My testing at TaylorMade involved first quantifying the rotational speed of the hips in degrees of rotation per second and then attempting to dramatically reduce that speed and see the effects on clubhead speed. The numbers were pretty clear and simple. By reducing the rotational hip speed in half, the clubhead speed only dropped 3%. Another interesting but expected result was that the ball contact become more consistent (increased smash factor) as the hips were now in a position to provide stability and control rather than spinning wildly. While we certainly don’t want to lose clubhead speed, a drop of only 3% while reducing hip velocity by 50% and increasing the quality of contact was a significant finding. The results meant that simply firing your hips as fast as you can simply wouldn’t produce a significant boost in clubhead speed versus trying to not move them at all as we did for the test.
While these results from a small and simple test don’t provide all the answers, it provided a starting point that gave clear support to the notion that rotating the hips from the top of the swing as hard and fast as you can was both inefficient and potentially harmful. However, that doesn’t mean that you don’t want to move the hips at all because they do help produce speed and more importantly, they are a critical component of properly sequencing the downswing so that speed can be produced effortlessly. So, if we have an idea of what the hips don’t do in the downswing, what do they need to do?
During the downswing, the hips DO need to rotate but there are some parameters for this rotation. First, the hips need to rotate early in the downswing. This is key. The early rotation of the hips keeps the length of the swing in check. If the hips begin to turn back in the other direction the club simply can’t keep traveling back much further as the muscles become fully stretched. The hips beginning to move both laterally and rotationally to initiate the change of direction of the backward movement of the club will produce a shearing force of the spine as the upper torso mass is traveling in one direction while the lower body is beginning to move in the opposite direction. That’s why understanding how to stabilize the spine is critical with interabdominal pressure. This move should be used judiciously and non-violently to limit the stress on the spine. If the transition is done smoothly, the forces on the spine will be very low. If a golfer already has back troubles, they should avoid this move all together.
The hips begin their activity as a breaking mechnanism to halt the backward momentum creating during the backswing. As they decelerate the upper torso, they first begin by shifting back toward the target side leg. This transfer of mass is critical to generate momentum. Momentum is a critical piece of the golf swing as it’s needed to move a large mass like the upper torso in a new direction in a controlled manner. Control is the key word here. The initial downswing sequencing needs to be governed and under control rather than some violent move. The movement of the large pelvic structure via the weight transfer serves as an excellent mechanism that can be used to create this momentum and control the change of direction of the swing.
This movement doesn’t happen magically. It happens via muscular activation just like any other movement in the golf swing. There are numerous muscles involved to shift the weight back to the target side leg, some primary and many secondary. But there is one often overlooked force that helps the weight shift perhaps more than any other – gravity. During the transition, the golfer should be actively beginning to load the lead leg by placing the primary muscles – glutes, quadriceps, hamstring and gastrocnemius – under dynamic tension. Why place them under load? Because they are the first muscles to move in the downswing so they can’t be asleep during the brief backswing and then be expected to spring to life all of a sudden in less than a tenth of a second. So, then the question is how do we load them?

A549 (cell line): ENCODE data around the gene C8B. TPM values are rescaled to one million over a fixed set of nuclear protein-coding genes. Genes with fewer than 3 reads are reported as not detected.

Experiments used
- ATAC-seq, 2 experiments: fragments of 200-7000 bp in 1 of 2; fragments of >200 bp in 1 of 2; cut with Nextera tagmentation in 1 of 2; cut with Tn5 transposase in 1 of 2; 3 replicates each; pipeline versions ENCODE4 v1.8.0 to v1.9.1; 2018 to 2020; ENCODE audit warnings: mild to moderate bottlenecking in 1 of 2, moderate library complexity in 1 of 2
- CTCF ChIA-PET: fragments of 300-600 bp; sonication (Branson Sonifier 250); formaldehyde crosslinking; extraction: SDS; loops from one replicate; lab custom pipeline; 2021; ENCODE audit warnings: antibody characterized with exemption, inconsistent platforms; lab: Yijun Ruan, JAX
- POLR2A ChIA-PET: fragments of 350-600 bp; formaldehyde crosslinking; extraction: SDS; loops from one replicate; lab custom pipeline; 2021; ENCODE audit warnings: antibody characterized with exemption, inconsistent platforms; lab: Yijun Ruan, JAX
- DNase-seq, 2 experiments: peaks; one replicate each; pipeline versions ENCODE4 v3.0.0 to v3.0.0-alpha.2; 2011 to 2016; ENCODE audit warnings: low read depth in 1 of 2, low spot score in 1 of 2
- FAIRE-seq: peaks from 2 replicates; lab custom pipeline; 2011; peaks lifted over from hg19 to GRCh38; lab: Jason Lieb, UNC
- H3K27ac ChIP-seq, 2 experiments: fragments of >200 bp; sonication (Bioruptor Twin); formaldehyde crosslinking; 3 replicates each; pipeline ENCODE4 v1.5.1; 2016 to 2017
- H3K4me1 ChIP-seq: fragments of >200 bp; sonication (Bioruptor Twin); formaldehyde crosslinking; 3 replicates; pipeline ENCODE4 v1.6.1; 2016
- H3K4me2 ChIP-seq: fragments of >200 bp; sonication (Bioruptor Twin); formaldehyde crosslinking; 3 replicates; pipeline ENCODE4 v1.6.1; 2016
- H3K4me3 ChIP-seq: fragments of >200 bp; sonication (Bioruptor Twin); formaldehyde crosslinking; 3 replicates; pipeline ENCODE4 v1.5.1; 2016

During the backswing, the weight is balanced dynamically over the angled right leg. Angled being the key word here. The right leg is angled toward the target such that if the left leg were to be instantly removed at the top of the backswing the golfer would fall over toward the target. If the golfer were to move his center of mass far enough to the right such that he could remain balanced over the right leg completely, the head would have to shift significantly away from the target during the backswing. Because this is undesirable for numerous reasons, the head remains fairly centered throughout the swing meaning that the right leg retains its angle established at address and even increases as the backswing nears its end due to the rotation of the hips. Because the hips are tilted at an angle at address, as the hips rotate during the backswing, the left hip becomes lower than the right and the knee flex increases in the lead leg. If the golfer didn’t have any muscular tension on the lead leg, he’d simply collapse toward the target – which is an oversimplified way of explaining how gravity is a major influencing factor to help shift the weight back to the target leg.
By allowing the weight to “fall” more onto the lead leg during the transition, the knee flex increases even slightly more placing the lead leg under even more tension, preparing it to spring into action. This fall moves the majority of the weight to the lead leg.